Will Perone

A popular function used in many image processing applications (like blurring) is the gaussian. This function is historically processor intensive to calculate though. Although it is possible to perform a gaussian on an analog signal via special lenses, those are hardly useful to game programmers.
Here I will cover a method of generating a 2 dimensional gaussian very fast and to the finest resolution available when using integer storage.

Let's declare a Gaussian interface using a simple singleton construct:
class Gaussian
	static Gaussian *singleton;   //!< the singleton pointer	

	static float *table;          //!< table of gaussian values
	static unsigned int tablesize;//!< gaussian table size
	Gaussian(unsigned int size);

	//! call this when you want to delete the interface
	static void Delete() { delete singleton; }	

	//! generates a quantized 2d gaussian distribution into an integer array 
	//! notes: it is up to the caller to delete the array after they are done using it
	//!        size works better if it is not divisible by 2 for symmetry purposes
	//!        scale is the maximum of the gaussian; the map will fall off to 0 at the edge from quantization
	static unsigned int *GenerateMap(unsigned char size, float scale);

You can also use an STL::vector for the 1d reference table.

Now onto the actual meat:
#define GAUSSEXPMAX   10.f   //!< values less than e^-10 are assumed to be 0 

// initialize our stuff
float *Gaussian::table= 0;    
unsigned int Gaussian::tablesize= 0;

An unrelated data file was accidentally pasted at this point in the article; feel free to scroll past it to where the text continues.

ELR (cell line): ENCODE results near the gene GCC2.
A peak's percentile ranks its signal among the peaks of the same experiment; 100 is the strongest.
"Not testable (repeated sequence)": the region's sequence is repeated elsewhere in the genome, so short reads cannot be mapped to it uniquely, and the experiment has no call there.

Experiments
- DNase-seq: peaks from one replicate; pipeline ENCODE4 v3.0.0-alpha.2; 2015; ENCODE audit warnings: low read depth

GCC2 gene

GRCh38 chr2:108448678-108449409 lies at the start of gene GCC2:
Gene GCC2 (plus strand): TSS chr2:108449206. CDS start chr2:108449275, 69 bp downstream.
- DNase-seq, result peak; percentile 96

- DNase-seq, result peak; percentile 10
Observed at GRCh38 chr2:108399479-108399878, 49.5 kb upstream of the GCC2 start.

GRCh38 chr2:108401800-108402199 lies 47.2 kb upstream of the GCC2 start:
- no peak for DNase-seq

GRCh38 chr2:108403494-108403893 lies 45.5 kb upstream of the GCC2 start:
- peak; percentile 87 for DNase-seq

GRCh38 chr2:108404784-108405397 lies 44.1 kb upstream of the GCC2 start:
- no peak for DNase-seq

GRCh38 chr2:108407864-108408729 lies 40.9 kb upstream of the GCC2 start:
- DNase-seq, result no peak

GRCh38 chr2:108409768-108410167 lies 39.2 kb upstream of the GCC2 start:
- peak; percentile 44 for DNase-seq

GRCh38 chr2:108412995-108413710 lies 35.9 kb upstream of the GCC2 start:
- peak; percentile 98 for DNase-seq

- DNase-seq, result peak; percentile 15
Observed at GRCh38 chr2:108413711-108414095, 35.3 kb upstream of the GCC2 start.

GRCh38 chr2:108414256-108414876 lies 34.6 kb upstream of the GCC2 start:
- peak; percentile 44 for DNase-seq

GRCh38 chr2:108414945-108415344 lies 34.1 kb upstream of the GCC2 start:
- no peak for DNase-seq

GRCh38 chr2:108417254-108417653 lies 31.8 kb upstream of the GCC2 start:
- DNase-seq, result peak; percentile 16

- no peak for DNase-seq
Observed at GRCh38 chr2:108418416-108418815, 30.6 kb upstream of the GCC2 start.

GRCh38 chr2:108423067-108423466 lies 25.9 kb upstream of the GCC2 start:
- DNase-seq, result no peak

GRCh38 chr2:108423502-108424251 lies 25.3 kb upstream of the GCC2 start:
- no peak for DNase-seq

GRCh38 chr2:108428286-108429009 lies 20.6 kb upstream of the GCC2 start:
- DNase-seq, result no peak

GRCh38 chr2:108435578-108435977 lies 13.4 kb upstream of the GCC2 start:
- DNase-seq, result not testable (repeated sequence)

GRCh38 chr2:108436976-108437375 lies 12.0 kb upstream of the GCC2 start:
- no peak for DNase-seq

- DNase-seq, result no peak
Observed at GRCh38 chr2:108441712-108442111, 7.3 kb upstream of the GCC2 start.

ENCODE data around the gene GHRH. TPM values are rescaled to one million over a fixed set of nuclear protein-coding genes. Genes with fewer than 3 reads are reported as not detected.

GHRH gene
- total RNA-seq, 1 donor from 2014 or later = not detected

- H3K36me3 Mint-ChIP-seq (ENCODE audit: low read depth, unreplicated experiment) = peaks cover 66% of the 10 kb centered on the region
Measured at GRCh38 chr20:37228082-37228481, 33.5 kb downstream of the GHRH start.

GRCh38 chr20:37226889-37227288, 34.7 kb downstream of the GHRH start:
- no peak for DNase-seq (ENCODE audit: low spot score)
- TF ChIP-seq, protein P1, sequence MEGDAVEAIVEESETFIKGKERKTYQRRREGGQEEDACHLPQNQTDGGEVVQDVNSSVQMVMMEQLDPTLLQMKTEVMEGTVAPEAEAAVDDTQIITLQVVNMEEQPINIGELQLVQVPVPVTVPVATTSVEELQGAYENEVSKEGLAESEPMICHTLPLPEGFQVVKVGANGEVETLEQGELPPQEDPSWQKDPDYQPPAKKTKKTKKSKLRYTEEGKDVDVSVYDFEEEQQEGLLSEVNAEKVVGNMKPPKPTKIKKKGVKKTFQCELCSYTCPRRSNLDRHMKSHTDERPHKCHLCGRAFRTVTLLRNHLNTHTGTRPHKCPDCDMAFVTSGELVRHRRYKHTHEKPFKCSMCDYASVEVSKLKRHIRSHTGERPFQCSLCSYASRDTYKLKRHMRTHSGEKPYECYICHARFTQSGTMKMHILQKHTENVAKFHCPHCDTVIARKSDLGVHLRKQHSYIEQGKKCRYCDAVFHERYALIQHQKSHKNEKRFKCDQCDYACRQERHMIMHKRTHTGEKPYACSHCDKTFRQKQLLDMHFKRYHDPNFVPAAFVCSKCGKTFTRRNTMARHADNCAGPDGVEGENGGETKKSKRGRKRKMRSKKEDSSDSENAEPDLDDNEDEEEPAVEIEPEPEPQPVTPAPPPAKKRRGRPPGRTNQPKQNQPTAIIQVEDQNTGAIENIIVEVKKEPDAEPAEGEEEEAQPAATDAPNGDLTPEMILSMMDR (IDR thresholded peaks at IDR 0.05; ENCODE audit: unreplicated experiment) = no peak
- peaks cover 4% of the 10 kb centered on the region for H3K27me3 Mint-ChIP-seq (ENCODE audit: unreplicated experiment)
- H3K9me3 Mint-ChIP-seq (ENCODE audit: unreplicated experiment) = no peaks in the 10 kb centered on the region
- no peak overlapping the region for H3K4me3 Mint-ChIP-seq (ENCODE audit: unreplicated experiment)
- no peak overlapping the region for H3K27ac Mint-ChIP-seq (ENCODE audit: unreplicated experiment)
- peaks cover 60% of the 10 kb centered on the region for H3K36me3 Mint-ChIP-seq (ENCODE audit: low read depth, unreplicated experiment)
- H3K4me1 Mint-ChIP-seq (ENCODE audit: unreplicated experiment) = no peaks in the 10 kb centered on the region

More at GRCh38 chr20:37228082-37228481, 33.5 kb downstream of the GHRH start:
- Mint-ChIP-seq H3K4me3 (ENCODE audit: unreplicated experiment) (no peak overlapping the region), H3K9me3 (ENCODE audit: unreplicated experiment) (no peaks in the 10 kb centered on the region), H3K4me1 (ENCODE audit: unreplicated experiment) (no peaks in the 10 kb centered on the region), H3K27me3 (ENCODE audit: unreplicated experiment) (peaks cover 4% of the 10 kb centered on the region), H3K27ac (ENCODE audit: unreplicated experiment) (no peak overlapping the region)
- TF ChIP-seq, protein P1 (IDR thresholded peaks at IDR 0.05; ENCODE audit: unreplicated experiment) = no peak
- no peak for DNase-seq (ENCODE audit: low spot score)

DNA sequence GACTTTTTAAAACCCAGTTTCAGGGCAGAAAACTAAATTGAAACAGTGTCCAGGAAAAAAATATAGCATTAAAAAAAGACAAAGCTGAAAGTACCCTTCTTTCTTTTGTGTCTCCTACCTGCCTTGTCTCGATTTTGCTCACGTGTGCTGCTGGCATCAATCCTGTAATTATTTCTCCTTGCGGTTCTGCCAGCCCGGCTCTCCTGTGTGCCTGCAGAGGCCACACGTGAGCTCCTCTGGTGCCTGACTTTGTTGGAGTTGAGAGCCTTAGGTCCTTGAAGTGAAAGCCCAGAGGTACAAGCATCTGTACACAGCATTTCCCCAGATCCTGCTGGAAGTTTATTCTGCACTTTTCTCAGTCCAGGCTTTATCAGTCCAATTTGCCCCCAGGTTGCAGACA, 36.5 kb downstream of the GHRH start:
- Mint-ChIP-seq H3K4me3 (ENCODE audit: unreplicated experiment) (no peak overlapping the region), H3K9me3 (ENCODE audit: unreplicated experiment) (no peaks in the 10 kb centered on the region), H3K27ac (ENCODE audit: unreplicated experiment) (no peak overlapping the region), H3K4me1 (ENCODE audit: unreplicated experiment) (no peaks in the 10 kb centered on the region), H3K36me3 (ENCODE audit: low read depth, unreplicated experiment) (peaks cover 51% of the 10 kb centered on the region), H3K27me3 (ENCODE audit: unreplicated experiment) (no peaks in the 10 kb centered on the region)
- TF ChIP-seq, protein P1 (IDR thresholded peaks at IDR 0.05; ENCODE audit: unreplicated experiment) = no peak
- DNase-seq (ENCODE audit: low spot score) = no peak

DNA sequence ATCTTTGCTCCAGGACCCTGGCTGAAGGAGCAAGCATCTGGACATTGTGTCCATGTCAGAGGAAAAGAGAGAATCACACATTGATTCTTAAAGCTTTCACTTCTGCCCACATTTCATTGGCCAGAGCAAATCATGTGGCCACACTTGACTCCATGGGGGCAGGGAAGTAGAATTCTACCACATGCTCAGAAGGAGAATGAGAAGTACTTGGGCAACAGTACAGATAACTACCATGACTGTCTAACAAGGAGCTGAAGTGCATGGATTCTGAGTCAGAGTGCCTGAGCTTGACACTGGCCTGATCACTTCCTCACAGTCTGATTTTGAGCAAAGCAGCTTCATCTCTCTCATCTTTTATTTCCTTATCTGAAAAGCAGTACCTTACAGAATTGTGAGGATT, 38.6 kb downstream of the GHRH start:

Gaussian *Gaussian::singleton= 0;

Gaussian::Gaussian(unsigned int size)
	singleton= this;

	tablesize= size;
	table= new float[size];

	// generates a 1d reference table of values of e^0 to e^-10
	// values beyond e^-GAUSSEXPMAX are assumed to be about 0
	for (unsigned short x= 0; x < size; ++x)
		 table[x]= expf(-x*GAUSSEXPMAX/size);

	delete []table;
	singleton= 0;

What follows is the main quantized 2d map generator; this could be easily expanded to make an N-dimensional gaussian. The 2d map (size x size) is returned by the function as a 1d array but the caller already knows the width of the 2d array from the size parameter. The scale is the value to scale the gaussian curve by, higher values result in a taller curve.
unsigned int *Gaussian::GenerateMap(unsigned char size, float scale)
	unsigned int *array, *array_ptr, index;
	int x, y, min= -size/2, max= (size+1)/2;
	unsigned int y_sq;
	float std_dev;

	// allocate room for the gaussian map
	array_ptr= array= new unsigned int[size*size];

	// trust me on this derivation
	std_dev= (float)( size/(2*sqrt(2*log(scale))) );

	// precalculate the scaling factor to be multiplied by distance^2
	// the -GAUSSEXPMAX factors out from the table generation
	std_dev= tablesize / (2*std_dev*std_dev * GAUSSEXPMAX);

	// generate the map
	for (y= min; y < max; ++y)
		y_sq= y*y;
		for (x= min; x < max; ++x)
			index= (unsigned int)( (x*x + y_sq)*std_dev ); // get the power to raise e to
			if (index > tablesize-1) index= tablesize-1; // prevent overflow
			 *array_ptr++= (unsigned int)(table[(unsigned short)index]*scale);
	return array;
That's pretty much it. Accessing the gaussian map is as simple as Gaussian::table[0 ... Gaussian::tablesize]

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